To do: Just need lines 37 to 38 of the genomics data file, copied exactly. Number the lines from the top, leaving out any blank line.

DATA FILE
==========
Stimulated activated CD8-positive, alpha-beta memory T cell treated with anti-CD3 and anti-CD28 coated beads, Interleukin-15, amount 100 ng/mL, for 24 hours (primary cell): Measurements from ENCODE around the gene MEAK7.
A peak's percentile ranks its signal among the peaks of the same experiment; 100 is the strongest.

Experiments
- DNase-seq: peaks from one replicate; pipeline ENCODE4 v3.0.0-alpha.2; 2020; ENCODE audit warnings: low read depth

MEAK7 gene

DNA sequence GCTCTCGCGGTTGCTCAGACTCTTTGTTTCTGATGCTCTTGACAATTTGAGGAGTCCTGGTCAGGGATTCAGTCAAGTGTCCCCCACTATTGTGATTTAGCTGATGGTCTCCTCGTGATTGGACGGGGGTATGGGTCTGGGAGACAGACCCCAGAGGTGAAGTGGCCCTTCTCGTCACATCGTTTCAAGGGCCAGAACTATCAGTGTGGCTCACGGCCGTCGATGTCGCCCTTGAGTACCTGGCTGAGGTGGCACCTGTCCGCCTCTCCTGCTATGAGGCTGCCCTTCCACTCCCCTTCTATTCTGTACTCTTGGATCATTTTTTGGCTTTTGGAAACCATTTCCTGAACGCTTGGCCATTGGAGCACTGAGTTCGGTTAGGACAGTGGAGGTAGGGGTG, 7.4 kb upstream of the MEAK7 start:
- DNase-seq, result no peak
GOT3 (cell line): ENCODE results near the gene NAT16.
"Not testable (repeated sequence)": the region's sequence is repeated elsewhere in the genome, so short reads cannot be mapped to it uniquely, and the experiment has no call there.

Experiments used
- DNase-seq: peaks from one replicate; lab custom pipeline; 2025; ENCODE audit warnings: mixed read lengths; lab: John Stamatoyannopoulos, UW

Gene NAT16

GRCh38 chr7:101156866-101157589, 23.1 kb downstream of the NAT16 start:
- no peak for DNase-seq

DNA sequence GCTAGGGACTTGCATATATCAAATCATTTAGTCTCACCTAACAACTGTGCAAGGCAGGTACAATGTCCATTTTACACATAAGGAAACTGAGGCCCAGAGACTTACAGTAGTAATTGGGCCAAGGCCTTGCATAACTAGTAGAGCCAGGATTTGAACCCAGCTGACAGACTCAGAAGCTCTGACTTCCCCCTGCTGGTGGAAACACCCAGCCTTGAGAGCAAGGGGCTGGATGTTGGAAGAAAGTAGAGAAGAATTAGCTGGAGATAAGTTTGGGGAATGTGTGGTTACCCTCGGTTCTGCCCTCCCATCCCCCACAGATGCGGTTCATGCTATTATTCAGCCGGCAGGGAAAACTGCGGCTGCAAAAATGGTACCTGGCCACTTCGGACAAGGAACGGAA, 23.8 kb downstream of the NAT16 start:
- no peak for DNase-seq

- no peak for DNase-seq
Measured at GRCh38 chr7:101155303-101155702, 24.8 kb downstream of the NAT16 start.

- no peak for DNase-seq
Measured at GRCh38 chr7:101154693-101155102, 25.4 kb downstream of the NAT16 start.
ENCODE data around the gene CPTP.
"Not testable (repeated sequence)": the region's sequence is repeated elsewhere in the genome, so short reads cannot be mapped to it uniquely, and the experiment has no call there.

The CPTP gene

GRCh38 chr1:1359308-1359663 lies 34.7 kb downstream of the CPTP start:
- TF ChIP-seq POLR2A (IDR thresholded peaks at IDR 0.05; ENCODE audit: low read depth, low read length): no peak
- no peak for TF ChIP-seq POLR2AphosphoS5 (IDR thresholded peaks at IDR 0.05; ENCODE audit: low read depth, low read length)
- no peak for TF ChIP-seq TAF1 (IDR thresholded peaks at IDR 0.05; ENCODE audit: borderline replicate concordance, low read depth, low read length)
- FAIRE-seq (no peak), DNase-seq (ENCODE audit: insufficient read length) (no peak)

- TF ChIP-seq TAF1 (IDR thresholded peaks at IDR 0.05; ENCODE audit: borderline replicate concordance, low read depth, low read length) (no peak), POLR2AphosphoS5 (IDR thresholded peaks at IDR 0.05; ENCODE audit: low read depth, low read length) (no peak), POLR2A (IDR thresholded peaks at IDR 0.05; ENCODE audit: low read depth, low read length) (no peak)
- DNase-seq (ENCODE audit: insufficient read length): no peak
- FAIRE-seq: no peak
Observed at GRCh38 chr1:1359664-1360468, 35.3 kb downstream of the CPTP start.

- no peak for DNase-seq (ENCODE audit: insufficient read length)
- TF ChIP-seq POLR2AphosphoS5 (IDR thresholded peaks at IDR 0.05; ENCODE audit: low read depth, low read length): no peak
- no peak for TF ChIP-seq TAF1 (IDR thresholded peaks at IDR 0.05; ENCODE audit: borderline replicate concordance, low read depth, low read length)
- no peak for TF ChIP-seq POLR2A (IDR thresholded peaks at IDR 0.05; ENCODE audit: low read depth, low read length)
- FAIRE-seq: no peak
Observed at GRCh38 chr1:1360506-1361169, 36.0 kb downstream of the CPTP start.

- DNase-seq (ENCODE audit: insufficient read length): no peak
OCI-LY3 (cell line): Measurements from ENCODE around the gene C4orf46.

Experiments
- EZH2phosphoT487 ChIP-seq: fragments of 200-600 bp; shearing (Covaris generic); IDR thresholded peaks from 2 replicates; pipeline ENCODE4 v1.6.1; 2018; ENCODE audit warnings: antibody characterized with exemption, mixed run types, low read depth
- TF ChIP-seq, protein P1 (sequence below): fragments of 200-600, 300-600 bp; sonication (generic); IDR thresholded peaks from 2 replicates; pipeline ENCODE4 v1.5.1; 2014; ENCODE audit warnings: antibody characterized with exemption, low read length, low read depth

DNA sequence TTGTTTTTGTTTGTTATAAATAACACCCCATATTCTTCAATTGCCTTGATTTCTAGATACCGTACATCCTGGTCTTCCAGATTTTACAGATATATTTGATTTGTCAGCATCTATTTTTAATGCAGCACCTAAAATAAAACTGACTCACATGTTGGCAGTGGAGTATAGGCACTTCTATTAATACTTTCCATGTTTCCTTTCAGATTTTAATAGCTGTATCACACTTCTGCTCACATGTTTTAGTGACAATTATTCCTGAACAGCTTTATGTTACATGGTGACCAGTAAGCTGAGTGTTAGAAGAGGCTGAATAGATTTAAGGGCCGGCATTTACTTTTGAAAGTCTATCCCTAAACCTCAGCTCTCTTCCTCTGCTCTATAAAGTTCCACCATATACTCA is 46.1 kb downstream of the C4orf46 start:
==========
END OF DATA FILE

- FAIRE-seq: no peak
Observed at GRCh38 chr1:1360506-1361169, 36.0 kb downstream of the CPTP start.